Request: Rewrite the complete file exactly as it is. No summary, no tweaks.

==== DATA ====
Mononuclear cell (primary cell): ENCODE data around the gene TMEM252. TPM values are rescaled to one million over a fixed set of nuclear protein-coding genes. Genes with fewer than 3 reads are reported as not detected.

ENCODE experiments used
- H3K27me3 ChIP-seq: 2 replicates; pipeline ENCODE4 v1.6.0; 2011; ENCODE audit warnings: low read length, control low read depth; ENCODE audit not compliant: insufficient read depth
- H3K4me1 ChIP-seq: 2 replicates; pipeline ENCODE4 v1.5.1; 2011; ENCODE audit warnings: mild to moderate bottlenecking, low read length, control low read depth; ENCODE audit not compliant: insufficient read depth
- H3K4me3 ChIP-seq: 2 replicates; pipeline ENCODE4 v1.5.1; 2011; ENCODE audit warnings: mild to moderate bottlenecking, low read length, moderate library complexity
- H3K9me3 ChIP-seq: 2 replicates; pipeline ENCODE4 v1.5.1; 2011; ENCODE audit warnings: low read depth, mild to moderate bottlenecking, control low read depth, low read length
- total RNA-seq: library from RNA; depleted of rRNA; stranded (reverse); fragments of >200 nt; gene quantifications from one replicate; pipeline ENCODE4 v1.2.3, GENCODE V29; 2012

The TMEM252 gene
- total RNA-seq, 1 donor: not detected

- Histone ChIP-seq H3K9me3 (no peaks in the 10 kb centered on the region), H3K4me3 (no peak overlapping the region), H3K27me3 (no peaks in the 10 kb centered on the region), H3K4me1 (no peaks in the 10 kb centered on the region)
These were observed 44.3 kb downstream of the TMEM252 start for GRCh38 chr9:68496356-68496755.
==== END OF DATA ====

Mononuclear cell (primary cell): ENCODE data around the gene TMEM252. TPM values are rescaled to one million over a fixed set of nuclear protein-coding genes. Genes with fewer than 3 reads are reported as not detected.

ENCODE experiments used
- H3K27me3 ChIP-seq: 2 replicates; pipeline ENCODE4 v1.6.0; 2011; ENCODE audit warnings: low read length, control low read depth; ENCODE audit not compliant: insufficient read depth
- H3K4me1 ChIP-seq: 2 replicates; pipeline ENCODE4 v1.5.1; 2011; ENCODE audit warnings: mild to moderate bottlenecking, low read length, control low read depth; ENCODE audit not compliant: insufficient read depth
- H3K4me3 ChIP-seq: 2 replicates; pipeline ENCODE4 v1.5.1; 2011; ENCODE audit warnings: mild to moderate bottlenecking, low read length, moderate library complexity
- H3K9me3 ChIP-seq: 2 replicates; pipeline ENCODE4 v1.5.1; 2011; ENCODE audit warnings: low read depth, mild to moderate bottlenecking, control low read depth, low read length
- total RNA-seq: library from RNA; depleted of rRNA; stranded (reverse); fragments of >200 nt; gene quantifications from one replicate; pipeline ENCODE4 v1.2.3, GENCODE V29; 2012

The TMEM252 gene
- total RNA-seq, 1 donor: not detected

- Histone ChIP-seq H3K9me3 (no peaks in the 10 kb centered on the region), H3K4me3 (no peak overlapping the region), H3K27me3 (no peaks in the 10 kb centered on the region), H3K4me1 (no peaks in the 10 kb centered on the region)
These were observed 44.3 kb downstream of the TMEM252 start for GRCh38 chr9:68496356-68496755.